Into extra time

I’m not really into using sporting analogies, basically because I don’t really understand sports and so I don’t really know what most sporting phrases mean. But I do know what extra time means and penalties, of course, and thanks to Eddie Waring’s rugby commentaries, what an ‘up and under’ is. Anyway, the thing is that General Synod did not complete its work today. We have to return to ‘Living in Love and Faith’ (LLF) in the morning. By my reckoning we have another 8 amendments to consider and then need to get back to the debate on the main Motion, be it by that stage amended or unamended. Amazingly, after the sixteen votes we have taken this afternoon the Motion remains intact … but there is time to go.

Today began however with a debate on the cost of living crisis, which was important, and then I took the chair to complete the unfinished Miscellaneous Provisions Measure, which had itself gone into extra time. That was done and was followed by a debate on the Parochial Fees Order – those statutory fees that apply to weddings and funerals in the Church of England.

Between the morning and afternoon I was privileged to celebrate the Eucharist in the lovely church of St Matthew Westminster for the members of ACiS (Affirming Catholics in Synod). For the past, I’m not sure how many years, I have arranged the liturgy for these services which have taken place almost invariably on the first evening of a Westminster Synod. It has been lovely to be able to do that and that was why I was pleased to be asked to both preside and preach on this occasion. It provided a wonderful moment of reflection, feeding and peace before we went into the Chamber for the debate on LLF which was programmed to last for 5 hours. It was exhausting in prospect; it was exhausting in fact.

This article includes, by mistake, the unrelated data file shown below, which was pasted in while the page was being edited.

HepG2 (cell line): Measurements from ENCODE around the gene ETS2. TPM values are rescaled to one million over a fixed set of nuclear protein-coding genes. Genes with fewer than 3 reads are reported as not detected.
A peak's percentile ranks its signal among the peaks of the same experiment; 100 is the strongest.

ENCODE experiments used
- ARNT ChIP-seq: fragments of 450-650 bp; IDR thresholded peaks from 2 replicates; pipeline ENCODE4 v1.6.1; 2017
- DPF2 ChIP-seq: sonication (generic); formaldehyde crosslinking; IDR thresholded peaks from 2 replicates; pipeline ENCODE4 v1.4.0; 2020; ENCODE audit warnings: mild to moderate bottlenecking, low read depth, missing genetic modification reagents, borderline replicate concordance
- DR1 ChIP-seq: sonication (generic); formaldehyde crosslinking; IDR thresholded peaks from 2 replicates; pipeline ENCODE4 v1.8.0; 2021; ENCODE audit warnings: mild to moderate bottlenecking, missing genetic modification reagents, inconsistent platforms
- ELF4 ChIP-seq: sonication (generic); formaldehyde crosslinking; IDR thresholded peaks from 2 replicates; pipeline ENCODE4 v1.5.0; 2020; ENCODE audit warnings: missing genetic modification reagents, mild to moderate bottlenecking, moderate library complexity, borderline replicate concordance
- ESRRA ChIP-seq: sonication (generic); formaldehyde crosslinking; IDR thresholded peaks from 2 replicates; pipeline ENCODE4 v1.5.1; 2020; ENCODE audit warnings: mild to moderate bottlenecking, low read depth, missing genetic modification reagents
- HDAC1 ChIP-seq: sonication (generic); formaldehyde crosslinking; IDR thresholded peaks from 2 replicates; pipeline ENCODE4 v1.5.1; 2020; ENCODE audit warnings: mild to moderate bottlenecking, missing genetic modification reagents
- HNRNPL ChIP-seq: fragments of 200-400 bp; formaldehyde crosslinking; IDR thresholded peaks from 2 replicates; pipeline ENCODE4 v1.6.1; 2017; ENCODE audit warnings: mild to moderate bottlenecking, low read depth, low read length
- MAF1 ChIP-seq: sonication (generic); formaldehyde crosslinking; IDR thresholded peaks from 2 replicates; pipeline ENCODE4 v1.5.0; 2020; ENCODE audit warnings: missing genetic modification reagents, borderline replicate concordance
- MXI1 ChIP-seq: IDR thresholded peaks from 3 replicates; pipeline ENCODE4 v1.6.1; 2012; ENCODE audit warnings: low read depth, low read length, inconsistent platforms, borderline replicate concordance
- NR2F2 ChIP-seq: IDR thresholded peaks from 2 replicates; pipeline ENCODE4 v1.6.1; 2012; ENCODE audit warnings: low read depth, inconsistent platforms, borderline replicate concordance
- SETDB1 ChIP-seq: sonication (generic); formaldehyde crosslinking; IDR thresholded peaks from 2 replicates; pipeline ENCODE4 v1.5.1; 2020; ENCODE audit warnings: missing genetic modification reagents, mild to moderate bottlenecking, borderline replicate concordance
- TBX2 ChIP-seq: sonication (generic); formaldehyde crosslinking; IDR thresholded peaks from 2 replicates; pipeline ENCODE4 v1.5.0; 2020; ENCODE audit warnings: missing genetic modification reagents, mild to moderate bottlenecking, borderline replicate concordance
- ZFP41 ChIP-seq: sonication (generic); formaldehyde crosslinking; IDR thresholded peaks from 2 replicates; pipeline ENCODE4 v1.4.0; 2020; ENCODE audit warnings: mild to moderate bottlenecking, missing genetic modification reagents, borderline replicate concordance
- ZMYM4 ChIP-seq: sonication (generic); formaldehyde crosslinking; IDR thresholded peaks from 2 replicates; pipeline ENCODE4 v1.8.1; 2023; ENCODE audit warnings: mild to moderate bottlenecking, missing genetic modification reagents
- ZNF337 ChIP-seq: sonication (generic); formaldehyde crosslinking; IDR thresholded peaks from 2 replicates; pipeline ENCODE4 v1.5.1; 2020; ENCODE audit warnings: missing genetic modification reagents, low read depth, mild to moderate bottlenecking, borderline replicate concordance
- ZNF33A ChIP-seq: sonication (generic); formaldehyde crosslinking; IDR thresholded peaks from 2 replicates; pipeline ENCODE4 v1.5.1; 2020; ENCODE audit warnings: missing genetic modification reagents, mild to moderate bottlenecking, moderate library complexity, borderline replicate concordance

I will say more tomorrow when, by the grace of God, it will be completed. Just a couple of things beyond what I have said already.

The first is that people are behaving better than I had feared. People are being careful about the language they are using, in the main. It is sad to have to say that about a meeting of Christians but it is the case that we can use words to hurt and not to heal, to destroy and not build up. As it said in the gospel for the Mass today ‘the things that come out are what defile.’ (Mark 7.15) It was that that I reflected on in the homily and the fact that in the First Reading from the second creation narrative in Genesis, that it was the good, creative word spoken by God that created all things good of their very nature. That, of course, I believe, includes LGBTQI+ people, who are not a mistake, not ‘disordered’ but an equal part and product of the good word spoken.

Secondly, it seems as though there is a third, two-thirds split in both the Houses of Clergy and Laity. Many of the results of votes – and they have all been counted and mostly by Houses – have revealed this. Whether that will continue to be the case and especially in any final vote I obviously do not know. But at the moment the Synod seems generally behind what the bishops are doing. The other thing is that the House of Bishops is basically solidly behind their own Motion with only a couple of people expressing their unhappiness by voting against the majority.

But it is clear that there is a large number of our brothers and sisters who are unhappy about what is proposed and about even the possibility of blessing what they regard as sinful behaviour. Added to this is the unhappiness expressed by many who feel that the proposals depart from the doctrine, which they claim is long held, that the only place for sex is within marriage and the only people allowed to be married are a man and a woman.

Wherever tomorrow takes us we will have to deal with quite fundamental differences as we move forwards. We will also have to recognise that what people have said about attitudes in other parts of the Anglican Communion and other parts of the Christian church globally will have to be addressed because they will have implications for the wellbeing and, it was suggested, even lives of others.

The lovely chapel in Church House

We had two comfort breaks during the debate and I took advantage of one of them to go into the Church House Chapel to say Evening Prayer. It was calm and still and beautiful – and it gave me the strength to go back for more. I pray that all of us will sleep well this night and in the morning be ready to move with the Sprit for the sake of the church, the sake of mission and the sake of one another.

Be present, O merciful God,
and protect us through the silent hours of this night,
so that we who are wearied
by the changes and chances of this fleeting world,
may rest upon your eternal changelessness;
through Jesus Christ our Lord. Amen.

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